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State farewell for Tweed-born rights campaigner

A file photo of Indigenous activist Faith Bandler posing for a photograph at her home in Sydney. (AAP Image/Jane Dempster)

A file photo of Indigenous activist Faith Bandler. (AAP Image/Jane Dempster)

Sydney [AAP]

One of the key figures behind the campaign to end discrimination against Aboriginal people under Australia’s constitution, Faith Bandler-Mussing, will be farewelled with a state funeral in Sydney today (Tuesday).

A special community remembrance service and celebration of the life of Ms Bandler, who was born at Tumbulgum in the Tweed Valley, will also be held in the riverside village tomorrow (Wednesday 25 February).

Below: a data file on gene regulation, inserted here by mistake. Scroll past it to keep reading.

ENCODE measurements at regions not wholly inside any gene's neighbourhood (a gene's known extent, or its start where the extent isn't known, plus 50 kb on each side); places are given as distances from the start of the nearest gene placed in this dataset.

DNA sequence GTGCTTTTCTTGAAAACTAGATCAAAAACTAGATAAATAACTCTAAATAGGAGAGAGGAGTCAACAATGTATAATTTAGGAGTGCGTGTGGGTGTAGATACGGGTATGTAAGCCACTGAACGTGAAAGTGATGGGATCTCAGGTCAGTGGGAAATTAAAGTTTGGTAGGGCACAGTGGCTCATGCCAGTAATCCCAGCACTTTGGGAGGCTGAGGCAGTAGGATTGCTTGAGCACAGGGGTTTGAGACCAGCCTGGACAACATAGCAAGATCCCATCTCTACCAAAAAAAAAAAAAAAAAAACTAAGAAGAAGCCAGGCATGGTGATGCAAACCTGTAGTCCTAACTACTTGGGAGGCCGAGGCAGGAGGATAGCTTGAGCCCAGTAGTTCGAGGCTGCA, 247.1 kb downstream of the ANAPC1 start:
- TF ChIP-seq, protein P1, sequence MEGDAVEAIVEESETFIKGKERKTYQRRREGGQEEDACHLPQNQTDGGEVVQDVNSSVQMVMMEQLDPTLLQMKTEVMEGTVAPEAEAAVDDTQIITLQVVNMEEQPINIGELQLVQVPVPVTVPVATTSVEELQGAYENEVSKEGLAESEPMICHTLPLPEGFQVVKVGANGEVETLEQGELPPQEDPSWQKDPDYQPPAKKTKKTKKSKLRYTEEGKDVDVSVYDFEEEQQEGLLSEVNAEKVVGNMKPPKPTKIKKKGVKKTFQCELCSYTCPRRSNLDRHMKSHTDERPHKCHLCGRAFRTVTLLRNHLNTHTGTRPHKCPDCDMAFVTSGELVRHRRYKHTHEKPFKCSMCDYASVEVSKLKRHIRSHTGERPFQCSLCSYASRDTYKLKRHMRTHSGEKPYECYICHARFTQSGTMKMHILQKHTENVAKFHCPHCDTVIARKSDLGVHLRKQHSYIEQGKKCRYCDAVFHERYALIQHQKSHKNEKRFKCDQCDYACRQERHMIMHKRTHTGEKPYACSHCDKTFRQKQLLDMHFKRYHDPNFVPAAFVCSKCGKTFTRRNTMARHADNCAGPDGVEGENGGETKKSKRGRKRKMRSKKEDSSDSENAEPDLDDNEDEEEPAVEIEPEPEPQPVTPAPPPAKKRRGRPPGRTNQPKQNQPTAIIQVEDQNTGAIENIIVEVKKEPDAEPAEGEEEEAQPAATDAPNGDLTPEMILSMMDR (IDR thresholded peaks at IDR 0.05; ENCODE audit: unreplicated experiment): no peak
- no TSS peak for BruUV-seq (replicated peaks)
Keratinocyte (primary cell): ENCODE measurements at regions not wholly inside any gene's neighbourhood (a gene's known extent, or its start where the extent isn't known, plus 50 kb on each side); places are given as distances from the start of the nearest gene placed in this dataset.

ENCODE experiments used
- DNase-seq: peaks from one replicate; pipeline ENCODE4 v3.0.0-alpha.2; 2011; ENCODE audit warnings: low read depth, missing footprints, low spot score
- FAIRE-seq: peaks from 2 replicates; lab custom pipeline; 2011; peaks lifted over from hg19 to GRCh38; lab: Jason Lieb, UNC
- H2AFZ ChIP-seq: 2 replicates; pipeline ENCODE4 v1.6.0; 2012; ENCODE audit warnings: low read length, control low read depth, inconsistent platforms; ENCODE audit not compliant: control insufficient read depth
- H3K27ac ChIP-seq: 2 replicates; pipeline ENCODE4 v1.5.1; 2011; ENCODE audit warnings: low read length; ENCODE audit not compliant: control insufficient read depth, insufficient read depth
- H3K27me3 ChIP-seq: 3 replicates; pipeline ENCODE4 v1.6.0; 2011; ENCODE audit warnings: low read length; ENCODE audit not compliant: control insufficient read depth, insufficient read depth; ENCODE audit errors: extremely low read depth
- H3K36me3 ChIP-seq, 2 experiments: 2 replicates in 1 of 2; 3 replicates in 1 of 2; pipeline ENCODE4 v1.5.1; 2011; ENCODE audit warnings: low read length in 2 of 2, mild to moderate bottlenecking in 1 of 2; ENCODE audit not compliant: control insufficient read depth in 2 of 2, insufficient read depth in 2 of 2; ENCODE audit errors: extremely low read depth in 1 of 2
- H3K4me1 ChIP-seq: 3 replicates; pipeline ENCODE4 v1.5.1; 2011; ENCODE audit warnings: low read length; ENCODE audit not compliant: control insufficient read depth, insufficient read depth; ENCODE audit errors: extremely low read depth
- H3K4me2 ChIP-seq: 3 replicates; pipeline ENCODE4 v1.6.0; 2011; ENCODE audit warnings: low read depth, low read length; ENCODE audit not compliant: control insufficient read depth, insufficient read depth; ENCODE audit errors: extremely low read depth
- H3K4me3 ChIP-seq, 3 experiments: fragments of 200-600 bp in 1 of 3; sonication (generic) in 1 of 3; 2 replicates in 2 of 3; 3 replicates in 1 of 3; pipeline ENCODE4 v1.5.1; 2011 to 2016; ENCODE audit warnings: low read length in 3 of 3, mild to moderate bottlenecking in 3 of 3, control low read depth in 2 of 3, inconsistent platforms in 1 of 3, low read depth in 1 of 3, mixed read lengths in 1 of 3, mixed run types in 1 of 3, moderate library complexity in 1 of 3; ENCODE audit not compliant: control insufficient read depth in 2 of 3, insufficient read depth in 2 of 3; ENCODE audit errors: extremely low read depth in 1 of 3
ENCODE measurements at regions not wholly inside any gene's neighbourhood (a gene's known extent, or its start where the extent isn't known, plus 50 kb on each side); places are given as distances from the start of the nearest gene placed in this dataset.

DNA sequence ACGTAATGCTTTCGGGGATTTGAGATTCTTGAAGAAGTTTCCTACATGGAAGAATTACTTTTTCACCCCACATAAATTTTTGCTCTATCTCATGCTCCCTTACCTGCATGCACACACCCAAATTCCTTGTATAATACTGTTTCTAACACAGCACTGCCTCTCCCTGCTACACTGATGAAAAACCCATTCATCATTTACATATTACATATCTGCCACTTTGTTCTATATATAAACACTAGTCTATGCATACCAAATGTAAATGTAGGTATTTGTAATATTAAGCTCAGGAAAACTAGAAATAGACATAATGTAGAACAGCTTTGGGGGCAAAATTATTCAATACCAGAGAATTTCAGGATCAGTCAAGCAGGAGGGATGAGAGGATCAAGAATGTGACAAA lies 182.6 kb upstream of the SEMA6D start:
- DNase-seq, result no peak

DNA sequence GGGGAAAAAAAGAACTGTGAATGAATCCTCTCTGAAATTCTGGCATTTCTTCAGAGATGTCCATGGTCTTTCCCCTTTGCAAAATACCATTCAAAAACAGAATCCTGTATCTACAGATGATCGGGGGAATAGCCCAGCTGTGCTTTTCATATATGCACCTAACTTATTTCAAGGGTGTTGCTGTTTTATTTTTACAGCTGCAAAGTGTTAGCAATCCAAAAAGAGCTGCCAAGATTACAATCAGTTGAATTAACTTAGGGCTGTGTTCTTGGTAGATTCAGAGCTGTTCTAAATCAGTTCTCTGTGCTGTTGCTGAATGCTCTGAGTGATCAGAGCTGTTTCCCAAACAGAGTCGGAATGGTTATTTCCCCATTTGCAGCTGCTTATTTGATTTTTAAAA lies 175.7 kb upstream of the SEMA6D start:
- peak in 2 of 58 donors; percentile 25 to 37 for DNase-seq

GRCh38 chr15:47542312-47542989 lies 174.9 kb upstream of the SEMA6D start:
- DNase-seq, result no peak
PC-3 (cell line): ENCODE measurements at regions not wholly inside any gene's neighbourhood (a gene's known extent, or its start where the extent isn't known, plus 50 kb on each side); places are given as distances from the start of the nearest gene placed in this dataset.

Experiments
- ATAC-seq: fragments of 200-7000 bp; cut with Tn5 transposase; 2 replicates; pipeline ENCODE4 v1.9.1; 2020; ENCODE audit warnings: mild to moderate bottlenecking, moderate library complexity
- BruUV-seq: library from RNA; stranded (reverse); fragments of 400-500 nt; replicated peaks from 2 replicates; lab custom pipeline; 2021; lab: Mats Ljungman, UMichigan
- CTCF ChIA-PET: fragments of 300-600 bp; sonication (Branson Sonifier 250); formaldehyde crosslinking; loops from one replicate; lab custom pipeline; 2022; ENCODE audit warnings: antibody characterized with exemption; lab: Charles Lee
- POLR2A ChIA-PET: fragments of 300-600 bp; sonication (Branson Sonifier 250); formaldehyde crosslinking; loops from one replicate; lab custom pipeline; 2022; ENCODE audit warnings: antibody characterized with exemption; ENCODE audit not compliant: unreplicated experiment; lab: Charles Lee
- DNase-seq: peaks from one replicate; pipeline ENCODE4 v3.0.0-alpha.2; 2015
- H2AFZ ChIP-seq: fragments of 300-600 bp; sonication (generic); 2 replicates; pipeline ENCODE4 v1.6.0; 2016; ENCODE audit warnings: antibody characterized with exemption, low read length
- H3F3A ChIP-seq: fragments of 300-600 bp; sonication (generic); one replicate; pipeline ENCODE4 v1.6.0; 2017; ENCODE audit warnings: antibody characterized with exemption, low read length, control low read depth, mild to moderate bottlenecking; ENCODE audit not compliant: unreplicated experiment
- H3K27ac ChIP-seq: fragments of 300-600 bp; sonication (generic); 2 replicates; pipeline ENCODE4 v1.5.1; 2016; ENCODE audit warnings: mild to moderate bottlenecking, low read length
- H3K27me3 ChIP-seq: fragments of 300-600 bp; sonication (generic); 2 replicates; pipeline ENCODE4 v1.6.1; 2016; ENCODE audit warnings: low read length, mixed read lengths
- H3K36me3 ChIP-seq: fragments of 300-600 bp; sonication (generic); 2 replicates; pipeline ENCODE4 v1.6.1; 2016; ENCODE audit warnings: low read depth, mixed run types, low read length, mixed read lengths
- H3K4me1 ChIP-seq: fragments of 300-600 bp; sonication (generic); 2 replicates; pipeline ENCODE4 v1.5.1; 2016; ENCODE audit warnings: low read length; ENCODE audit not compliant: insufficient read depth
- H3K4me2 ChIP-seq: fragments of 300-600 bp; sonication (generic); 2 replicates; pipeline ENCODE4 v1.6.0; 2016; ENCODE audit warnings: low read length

The celebration will be held in the park named in her honour, Faith Bandler-Mussing Park at Tumbulgum at 5.30pm and organised by the Tumbulgum community. Organisers have asked those attending to bring flowers for a ‘riverside floral tribute’.

Ms Bandler was one of the nation’s leading human rights campaigners and was a central figure in the 1967 referendum vote that removed discriminatory passages against Aboriginal and Torres Strait Islanders from the constitution.

She also campaigned for the rights of South Sea Islanders who were taken to Australia as cheap labour, or forced to work unpaid, for the sugar industry in the 19th century – her own father among them.

Throughout her life Ms Bandler was a tireless campaigner for human rights and social justice.

She received the Human Rights Medal and was made a Companion of the Order of Australia, among many awards for her work.

Ms Bandler died on February 13, aged 96.

Her funeral will be held in the Great Hall at the University of Sydney at 11am on Tuesday.
The event is open to the public.


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